15:50 Now this is what I am saying, brothers and sisters: 1 Flesh and blood cannot inherit the kingdom of God, nor does the perishable inherit the imperishable. 15:51 Listen, 2 I will tell you a mystery: We will not all sleep, 3 but we will all be changed – 15:52 in a moment, in the blinking 4 of an eye, at the last trumpet. For the trumpet will sound, and the dead will be raised imperishable, and we will be changed. 15:53 For this perishable body must put on the imperishable, and this mortal body must put on immortality. 15:54 Now when this perishable puts on the imperishable, and this mortal puts on immortality, then the saying that is written will happen,
“Death has been swallowed up in victory.” 5
15:55 “Where, O death, is your victory?
Where, O death, is your sting?” 6
2 tn Grk “Behold.”
3 tc The manuscripts are grouped into four basic readings here: (1) א C 0243* 33 1739 have “we all will sleep, but we will not all be changed” (πάντες κοιμηθησόμεθα, οὐ πάντες δὲ ἀλλαγησόμεθα); (2) Ì46 Ac (F G) have “we will not all sleep, but we will not all be changed” (πάντες οὐ κοιμηθησόμεθα, οὐ πάντες δὲ ἀλλαγησόμεθα); (3) D* lat Tert Ambst Spec read “we will all rise, but we will not all be changed.” (4) The wording πάντες οὐ κοιμηθησόμεθα, πάντες δὲ ἀλλαγησόμεθα (“we will not all sleep, but we will all be changed”) is found in B D2 Ψ 075 0243c 1881 Ï sy co. How shall we interpret such data? In light of the fact that Paul and his generation did in fact die, early scribes may have felt some embarrassment over the bald statement, “We will not all sleep” (πάντες οὐ κοιμηθησόμεθα). This could account for the first variant. Although the second variant could be viewed as a conflation of (1) and (4) (so TCGNT 502; G. D. Fee, First Corinthians [NICNT], 796), it could also have arisen consciously, to guard against the notion that all whom Paul was addressing should regard themselves as true believers. The third variant, prominent in the Western witnesses, may have arisen to counter those who would deny the final resurrection (so TCGNT 502). In any event, since the fourth reading has the best credentials externally and best explains the rise of the others it should be adopted as the authentic wording here.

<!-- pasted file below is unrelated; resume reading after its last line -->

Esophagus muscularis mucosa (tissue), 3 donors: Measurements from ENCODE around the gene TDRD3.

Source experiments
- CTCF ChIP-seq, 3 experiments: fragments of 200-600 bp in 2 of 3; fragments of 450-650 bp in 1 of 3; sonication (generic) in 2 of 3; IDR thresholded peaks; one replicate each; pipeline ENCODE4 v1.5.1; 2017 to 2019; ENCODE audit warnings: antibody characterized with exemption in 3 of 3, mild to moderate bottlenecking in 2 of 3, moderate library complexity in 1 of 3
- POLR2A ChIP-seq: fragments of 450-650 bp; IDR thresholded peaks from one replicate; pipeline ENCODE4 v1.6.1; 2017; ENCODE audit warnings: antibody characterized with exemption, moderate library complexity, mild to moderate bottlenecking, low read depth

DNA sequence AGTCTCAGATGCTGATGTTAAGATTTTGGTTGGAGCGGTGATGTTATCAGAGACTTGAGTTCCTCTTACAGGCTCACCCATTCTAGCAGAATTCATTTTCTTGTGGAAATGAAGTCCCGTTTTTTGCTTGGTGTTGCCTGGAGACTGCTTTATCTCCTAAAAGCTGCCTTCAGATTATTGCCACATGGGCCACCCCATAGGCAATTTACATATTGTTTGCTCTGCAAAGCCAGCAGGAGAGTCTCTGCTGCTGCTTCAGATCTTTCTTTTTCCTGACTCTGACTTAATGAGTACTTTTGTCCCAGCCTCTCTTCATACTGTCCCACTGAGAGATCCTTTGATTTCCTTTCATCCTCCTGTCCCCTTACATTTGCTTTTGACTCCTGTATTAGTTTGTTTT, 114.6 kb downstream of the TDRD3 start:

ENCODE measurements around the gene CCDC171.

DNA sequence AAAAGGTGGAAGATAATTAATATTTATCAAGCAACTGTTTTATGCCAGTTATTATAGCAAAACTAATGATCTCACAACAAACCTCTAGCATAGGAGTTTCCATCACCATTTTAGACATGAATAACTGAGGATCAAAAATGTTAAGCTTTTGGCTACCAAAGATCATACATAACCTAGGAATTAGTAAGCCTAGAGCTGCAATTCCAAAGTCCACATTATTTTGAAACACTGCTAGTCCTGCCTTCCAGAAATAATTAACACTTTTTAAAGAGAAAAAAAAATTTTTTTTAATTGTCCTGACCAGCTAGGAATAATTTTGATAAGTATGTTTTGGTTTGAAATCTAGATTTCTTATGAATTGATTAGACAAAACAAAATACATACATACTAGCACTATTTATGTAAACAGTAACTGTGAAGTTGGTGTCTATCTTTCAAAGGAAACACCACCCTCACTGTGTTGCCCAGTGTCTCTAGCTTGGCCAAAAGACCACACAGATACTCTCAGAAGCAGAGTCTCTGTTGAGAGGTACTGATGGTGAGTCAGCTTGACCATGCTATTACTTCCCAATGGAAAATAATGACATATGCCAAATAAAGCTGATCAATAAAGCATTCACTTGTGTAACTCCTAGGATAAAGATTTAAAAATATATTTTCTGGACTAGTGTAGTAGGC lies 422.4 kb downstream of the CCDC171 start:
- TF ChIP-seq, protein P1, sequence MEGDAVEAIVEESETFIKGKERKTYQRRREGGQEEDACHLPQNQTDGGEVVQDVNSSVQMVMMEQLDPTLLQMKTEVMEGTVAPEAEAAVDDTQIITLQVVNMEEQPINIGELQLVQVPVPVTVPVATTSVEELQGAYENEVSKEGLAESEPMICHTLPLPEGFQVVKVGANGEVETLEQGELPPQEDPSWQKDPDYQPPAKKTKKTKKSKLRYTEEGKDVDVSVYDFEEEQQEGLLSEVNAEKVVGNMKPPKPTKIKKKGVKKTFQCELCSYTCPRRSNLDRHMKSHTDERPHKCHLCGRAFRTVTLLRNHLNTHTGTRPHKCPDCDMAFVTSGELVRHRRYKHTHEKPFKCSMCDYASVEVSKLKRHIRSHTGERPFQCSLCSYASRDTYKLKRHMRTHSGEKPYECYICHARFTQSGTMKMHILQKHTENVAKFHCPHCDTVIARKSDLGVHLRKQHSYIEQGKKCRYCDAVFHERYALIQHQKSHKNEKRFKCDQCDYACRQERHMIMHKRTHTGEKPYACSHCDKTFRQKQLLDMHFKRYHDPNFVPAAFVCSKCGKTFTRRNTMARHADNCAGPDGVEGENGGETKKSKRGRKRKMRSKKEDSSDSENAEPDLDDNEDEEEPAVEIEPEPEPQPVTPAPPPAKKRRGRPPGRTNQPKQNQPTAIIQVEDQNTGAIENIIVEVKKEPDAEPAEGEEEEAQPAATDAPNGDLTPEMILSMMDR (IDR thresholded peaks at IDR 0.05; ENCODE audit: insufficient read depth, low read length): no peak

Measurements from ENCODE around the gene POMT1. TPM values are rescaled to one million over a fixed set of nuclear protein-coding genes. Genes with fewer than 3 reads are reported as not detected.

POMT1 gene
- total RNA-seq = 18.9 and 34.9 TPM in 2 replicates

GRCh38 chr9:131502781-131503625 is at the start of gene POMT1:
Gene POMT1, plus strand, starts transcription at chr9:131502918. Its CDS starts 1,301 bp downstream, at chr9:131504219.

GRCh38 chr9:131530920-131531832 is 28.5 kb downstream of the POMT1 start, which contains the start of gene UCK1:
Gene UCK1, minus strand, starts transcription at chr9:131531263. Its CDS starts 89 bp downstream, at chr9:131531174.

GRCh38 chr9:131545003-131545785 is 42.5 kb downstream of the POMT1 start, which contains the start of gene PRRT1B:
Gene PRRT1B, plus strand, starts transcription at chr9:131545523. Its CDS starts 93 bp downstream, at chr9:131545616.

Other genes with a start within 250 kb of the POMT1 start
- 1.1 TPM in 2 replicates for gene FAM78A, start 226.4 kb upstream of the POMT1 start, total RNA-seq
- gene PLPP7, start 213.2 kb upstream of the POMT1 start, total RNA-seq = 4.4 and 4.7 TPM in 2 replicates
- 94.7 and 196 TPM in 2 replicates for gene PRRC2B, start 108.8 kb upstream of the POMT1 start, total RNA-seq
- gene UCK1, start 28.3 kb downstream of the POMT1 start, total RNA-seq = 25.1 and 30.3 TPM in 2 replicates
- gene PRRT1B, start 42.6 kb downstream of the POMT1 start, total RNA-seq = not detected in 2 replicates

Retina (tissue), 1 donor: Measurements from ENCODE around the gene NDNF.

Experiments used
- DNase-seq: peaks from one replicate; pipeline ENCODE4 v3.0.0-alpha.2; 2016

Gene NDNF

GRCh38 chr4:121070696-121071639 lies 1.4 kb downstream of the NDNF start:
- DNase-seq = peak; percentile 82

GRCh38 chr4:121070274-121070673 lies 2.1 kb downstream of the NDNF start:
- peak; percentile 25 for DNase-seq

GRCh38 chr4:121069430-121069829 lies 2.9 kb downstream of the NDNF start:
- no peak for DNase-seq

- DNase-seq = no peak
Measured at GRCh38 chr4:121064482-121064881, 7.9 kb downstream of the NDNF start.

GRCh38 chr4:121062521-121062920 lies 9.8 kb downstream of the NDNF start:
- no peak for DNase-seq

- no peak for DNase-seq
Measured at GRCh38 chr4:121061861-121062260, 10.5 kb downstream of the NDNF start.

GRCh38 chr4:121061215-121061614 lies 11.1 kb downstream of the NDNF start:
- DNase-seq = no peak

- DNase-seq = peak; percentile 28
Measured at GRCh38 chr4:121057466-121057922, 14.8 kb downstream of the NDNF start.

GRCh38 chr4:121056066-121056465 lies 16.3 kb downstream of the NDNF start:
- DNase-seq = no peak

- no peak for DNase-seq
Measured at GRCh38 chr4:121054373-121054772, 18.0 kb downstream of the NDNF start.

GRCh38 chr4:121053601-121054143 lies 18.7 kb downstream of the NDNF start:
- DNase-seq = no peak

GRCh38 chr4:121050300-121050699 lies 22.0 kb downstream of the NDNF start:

tn See the note on the word “asleep” in 15:6.
4 tn The Greek word ῥιπή (rJiph) refers to a very rapid movement (BDAG 906 s.v.). This has traditionally been translated as “twinkling,” which implies an exceedingly fast – almost instantaneous – movement of the eyes, but this could be confusing to the modern reader since twinkling in modern English often suggests a faint, flashing light. In conjunction with the genitive ὀφθαλμοῦ (ofqalmou, “of an eye”), “blinking” is the best English equivalent (see, e.g., L&N 16.5), although it does not convey the exact speed implicit in the Greek term.